Santa Ana de Velasco mission, Bolivia. Photo Copyright by Geoffrey A. P. Groesbeck
Santa Ana de Velasco mission, Bolivia. Photo Copyright by Geoffrey A. P. Groesbeck

Who Constructed the Mission Churches? Jesuit Missions of Chiquitos (Bolivia)

Evanescence and Permanence: Toward an Accurate Understanding of the Legacy of the Jesuit Missions of Chiquitos.

Written by Geoffrey A. P. Groesbeck

– Part 2: How Many Jesuit Missions Were Founded?

Who Constructed the Mission Churches?

Another often-repeated error is that the first permanent (not provisional) churches of the mission complexes, or conjuntos misionales, of the Jesuit missions in the Chiquitania were constructed by a single individual, invariably assumed to be Fr. Martin Schmid.

Schmid did indeed construct a church, or templo as it is called in the Chiquitania – that of San Rafael de Velasco – and assisted in the building of at least two others, those of San Xavier and Concepción. He was a voluminous writer, apparently more so than at least the Jesuits who built the remaining churches. Furthermore, much of his correspondence – but little of that of the other builders – has been preserved, most recently by Kühne.1

Consequently, there is ample evidence of his handiwork, and far less of that of other Jesuit architects. Even so, there is nothing to suggest that simply because Schmid’s work is well documented he should ipso facto receive credit for constructing all of the Jesuit churches, which, given their dates of construction, would be impossible in any case.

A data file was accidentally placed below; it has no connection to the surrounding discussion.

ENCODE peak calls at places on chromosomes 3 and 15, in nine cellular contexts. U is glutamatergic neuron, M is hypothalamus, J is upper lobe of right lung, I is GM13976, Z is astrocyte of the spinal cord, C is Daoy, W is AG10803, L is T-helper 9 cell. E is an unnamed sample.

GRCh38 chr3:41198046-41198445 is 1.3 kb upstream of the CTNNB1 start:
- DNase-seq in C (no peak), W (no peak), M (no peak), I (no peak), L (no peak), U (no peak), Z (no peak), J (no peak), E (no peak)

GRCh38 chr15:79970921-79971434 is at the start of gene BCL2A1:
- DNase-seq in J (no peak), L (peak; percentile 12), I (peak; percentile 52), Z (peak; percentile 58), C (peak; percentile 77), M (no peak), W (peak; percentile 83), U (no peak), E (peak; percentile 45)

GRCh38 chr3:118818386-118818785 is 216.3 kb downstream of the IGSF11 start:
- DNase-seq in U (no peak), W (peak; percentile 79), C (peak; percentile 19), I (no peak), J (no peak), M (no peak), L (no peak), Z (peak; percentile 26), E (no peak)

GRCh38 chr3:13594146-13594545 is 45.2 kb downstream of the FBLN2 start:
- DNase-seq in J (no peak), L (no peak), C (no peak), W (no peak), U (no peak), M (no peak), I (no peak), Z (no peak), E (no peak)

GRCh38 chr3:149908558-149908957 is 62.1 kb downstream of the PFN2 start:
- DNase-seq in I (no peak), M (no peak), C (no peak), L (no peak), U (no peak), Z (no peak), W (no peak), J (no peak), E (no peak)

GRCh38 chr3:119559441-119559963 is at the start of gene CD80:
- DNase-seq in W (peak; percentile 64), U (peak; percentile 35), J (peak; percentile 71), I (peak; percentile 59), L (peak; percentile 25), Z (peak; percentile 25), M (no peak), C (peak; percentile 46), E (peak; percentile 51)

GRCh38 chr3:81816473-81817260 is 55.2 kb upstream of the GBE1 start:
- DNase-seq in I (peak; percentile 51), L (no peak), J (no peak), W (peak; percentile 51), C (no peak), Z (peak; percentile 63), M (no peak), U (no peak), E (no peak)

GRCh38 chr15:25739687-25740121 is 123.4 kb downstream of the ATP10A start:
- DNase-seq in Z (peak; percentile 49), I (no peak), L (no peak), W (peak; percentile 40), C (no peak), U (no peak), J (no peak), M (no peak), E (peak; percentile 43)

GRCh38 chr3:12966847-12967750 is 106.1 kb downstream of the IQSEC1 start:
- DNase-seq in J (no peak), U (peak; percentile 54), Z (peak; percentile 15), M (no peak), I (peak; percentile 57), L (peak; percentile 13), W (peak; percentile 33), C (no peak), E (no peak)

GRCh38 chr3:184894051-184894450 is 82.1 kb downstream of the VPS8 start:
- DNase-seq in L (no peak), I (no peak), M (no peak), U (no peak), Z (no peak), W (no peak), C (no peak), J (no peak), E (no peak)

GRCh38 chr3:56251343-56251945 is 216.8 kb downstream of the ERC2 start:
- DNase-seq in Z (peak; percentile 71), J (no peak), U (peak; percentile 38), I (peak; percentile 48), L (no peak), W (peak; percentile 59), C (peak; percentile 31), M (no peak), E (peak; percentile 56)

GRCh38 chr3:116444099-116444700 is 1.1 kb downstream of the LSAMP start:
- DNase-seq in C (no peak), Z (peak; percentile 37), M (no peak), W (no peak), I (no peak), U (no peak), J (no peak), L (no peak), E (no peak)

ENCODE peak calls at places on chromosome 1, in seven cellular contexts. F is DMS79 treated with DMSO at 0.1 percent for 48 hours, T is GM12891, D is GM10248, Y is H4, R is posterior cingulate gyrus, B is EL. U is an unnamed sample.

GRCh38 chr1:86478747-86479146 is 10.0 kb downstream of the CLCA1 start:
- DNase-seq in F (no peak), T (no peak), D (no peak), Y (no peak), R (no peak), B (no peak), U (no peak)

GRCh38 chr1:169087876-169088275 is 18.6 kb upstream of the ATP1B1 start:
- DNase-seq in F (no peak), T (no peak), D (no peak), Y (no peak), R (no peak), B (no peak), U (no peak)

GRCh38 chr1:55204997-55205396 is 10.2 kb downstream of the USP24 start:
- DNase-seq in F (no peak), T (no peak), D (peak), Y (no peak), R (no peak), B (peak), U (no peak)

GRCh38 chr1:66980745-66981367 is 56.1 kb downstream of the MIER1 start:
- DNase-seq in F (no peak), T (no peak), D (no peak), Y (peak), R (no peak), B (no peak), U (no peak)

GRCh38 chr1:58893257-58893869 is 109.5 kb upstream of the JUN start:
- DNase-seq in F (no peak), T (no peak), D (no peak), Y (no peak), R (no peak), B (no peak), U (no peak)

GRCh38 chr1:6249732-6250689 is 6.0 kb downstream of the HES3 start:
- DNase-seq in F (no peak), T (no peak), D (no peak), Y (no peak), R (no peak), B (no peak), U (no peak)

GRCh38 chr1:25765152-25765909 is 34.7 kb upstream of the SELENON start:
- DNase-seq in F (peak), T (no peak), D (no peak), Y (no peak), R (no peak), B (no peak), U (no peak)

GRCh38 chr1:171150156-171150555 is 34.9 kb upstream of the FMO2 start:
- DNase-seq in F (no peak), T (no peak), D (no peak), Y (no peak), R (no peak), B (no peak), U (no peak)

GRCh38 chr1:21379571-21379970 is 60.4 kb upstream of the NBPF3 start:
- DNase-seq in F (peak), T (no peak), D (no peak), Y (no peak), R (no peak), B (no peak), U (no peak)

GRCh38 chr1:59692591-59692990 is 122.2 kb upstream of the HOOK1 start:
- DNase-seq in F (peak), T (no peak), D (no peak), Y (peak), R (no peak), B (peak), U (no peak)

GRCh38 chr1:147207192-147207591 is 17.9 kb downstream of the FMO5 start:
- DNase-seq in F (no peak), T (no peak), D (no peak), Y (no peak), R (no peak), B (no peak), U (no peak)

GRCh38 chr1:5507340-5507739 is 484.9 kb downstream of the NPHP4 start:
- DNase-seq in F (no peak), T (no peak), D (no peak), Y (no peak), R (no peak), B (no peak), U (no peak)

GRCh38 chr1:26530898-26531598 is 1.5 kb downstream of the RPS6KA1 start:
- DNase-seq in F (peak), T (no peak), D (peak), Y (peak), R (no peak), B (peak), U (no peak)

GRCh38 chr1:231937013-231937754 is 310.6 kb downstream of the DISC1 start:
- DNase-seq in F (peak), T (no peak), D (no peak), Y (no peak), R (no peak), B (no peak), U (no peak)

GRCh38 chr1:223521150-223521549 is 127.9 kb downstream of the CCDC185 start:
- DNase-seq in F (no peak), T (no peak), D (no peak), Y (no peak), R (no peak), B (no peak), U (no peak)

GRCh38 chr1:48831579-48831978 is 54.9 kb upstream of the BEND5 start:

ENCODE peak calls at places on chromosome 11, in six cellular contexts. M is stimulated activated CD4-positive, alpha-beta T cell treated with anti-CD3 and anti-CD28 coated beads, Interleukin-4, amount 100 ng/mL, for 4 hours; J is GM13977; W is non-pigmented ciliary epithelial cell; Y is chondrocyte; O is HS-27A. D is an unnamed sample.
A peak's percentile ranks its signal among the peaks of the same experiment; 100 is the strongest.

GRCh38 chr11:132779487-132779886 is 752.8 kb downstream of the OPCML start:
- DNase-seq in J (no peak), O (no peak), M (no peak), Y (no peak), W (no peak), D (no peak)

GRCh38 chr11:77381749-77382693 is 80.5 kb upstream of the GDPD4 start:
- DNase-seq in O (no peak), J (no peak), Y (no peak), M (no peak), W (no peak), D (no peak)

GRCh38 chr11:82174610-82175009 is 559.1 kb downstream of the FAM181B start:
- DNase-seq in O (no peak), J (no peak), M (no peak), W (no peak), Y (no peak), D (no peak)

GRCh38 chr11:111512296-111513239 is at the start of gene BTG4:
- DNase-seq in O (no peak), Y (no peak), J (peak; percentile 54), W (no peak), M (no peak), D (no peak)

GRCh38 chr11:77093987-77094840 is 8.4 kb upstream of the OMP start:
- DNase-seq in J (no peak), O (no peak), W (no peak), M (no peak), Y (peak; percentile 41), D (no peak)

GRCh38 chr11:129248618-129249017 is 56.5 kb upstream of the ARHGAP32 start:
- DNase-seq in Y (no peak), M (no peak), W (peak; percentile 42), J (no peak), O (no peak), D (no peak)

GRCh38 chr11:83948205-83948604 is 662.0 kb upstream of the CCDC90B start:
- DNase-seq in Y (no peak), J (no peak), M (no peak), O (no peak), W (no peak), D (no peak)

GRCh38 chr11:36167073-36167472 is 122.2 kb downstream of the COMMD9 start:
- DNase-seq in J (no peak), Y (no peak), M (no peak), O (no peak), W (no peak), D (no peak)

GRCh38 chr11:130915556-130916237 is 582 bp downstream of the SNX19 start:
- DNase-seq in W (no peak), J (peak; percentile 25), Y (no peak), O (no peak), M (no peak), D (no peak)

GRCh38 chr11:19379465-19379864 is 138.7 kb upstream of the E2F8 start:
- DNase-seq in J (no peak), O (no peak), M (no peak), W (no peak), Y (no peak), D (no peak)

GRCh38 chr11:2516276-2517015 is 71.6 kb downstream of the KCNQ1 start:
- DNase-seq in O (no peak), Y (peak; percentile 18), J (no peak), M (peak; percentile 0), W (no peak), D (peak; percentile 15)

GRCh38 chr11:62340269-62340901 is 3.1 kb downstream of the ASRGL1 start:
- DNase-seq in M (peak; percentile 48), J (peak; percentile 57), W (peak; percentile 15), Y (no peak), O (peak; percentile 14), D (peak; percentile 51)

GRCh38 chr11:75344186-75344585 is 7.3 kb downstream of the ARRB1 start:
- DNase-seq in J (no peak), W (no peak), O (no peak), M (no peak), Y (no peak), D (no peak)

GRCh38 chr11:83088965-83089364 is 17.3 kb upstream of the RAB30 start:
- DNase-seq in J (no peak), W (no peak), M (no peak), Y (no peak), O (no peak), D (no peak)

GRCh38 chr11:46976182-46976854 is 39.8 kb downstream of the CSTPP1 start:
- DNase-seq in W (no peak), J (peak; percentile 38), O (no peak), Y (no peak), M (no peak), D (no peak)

Altar Mayor, Concepción mission, Bolivia. Photo Copyright by Geoffrey A. P. Groesbeck.

Altar Mayor, Concepción mission, Bolivia. Photo Copyright by Geoffrey A. P. Groesbeck.

In fact, there is no longer any doubt in scholarly circles that Schmid did not build all of the Jesuit churches of Chiquitos. But earlier researchers reading his letters often jumped to the conclusion that as he built or had a hand in building those of which he wrote, he likely was the builder of others as well, yet with no supporting evidence for this claim. Subsequent research and discoveries by Roth and others have confirmed that the remaining templos were constructed by different parties. Additional corroborating information has come to light in the form of new primary resource materials, overlooked or unknown by earlier researchers, which point to other builders beside Schmid.

In some cases, there still remain doubts as to exactly who constructed which church, but the pieces of the puzzle are coming together as new documents – many of which remain uncatalogued and in manuscript form – are discovered. The following table presents the information as it is known today. The dates in the last column reflect the status of an existing church, with the caveat that it is not necessarily a Jesuit church.2

JESUIT CHURCHES IN THE CHIQUITANIA

Settlement

(Original Name)

Jesuit Church Built by

When

Current Status

San Xavier

San Francisco Xavier [de los Piñocas]

Fr. Martin Schmid,

Fr. Johann Messner

B 1749-523

R Roth, et al., 1987-93

San Rafael de Velasco

Fr. Martin Schmid

B 1745-49

R Roth, et al., 1972-79